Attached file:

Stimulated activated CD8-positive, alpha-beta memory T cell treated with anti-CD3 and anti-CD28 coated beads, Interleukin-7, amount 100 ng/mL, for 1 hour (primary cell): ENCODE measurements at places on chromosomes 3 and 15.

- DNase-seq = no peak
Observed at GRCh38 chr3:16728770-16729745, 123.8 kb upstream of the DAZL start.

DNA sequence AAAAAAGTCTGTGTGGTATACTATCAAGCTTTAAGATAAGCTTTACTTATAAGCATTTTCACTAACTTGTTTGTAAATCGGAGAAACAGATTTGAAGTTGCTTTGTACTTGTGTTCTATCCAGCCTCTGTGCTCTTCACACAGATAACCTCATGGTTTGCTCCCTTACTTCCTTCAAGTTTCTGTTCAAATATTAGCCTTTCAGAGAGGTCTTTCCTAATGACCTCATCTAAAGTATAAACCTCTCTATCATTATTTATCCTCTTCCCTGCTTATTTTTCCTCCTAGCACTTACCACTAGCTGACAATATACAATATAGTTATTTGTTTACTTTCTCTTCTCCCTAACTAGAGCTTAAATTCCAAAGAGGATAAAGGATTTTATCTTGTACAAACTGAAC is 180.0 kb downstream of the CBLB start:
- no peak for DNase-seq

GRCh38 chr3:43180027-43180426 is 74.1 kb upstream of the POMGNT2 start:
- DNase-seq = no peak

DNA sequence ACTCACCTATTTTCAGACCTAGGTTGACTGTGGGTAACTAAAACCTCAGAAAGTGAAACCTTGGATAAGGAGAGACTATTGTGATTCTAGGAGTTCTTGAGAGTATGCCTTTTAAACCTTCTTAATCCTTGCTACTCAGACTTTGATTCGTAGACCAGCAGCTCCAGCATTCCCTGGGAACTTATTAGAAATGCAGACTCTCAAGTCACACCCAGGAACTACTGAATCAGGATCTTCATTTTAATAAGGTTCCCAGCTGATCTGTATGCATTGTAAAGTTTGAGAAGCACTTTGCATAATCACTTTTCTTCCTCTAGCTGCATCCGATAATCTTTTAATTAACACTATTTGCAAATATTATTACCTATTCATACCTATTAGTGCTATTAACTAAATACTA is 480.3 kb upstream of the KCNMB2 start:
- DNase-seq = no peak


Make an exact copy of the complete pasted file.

Stimulated activated CD8-positive, alpha-beta memory T cell treated with anti-CD3 and anti-CD28 coated beads, Interleukin-7, amount 100 ng/mL, for 1 hour (primary cell): ENCODE measurements at places on chromosomes 3 and 15.

- DNase-seq = no peak
Observed at GRCh38 chr3:16728770-16729745, 123.8 kb upstream of the DAZL start.

DNA sequence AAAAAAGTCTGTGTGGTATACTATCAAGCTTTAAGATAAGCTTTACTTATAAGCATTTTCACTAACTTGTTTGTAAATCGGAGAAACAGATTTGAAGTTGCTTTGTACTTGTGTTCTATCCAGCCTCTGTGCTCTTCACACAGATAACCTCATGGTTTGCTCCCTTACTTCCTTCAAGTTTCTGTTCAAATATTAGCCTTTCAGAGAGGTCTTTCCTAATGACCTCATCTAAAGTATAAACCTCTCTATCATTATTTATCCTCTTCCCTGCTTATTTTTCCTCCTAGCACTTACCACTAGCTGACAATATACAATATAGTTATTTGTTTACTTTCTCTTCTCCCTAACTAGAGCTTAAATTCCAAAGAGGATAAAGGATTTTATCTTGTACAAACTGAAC is 180.0 kb downstream of the CBLB start:
- no peak for DNase-seq

GRCh38 chr3:43180027-43180426 is 74.1 kb upstream of the POMGNT2 start:
- DNase-seq = no peak

DNA sequence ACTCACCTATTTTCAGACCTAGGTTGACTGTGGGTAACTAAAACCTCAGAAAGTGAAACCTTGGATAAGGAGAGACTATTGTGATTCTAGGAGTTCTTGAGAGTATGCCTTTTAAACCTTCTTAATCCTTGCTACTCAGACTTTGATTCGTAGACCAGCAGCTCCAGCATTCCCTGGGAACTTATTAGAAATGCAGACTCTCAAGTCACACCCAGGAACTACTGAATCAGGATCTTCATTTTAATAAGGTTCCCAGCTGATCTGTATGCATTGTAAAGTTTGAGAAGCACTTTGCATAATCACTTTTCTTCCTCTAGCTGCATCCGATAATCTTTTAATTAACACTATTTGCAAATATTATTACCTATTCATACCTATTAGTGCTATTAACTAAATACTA is 480.3 kb upstream of the KCNMB2 start:
- DNase-seq = no peak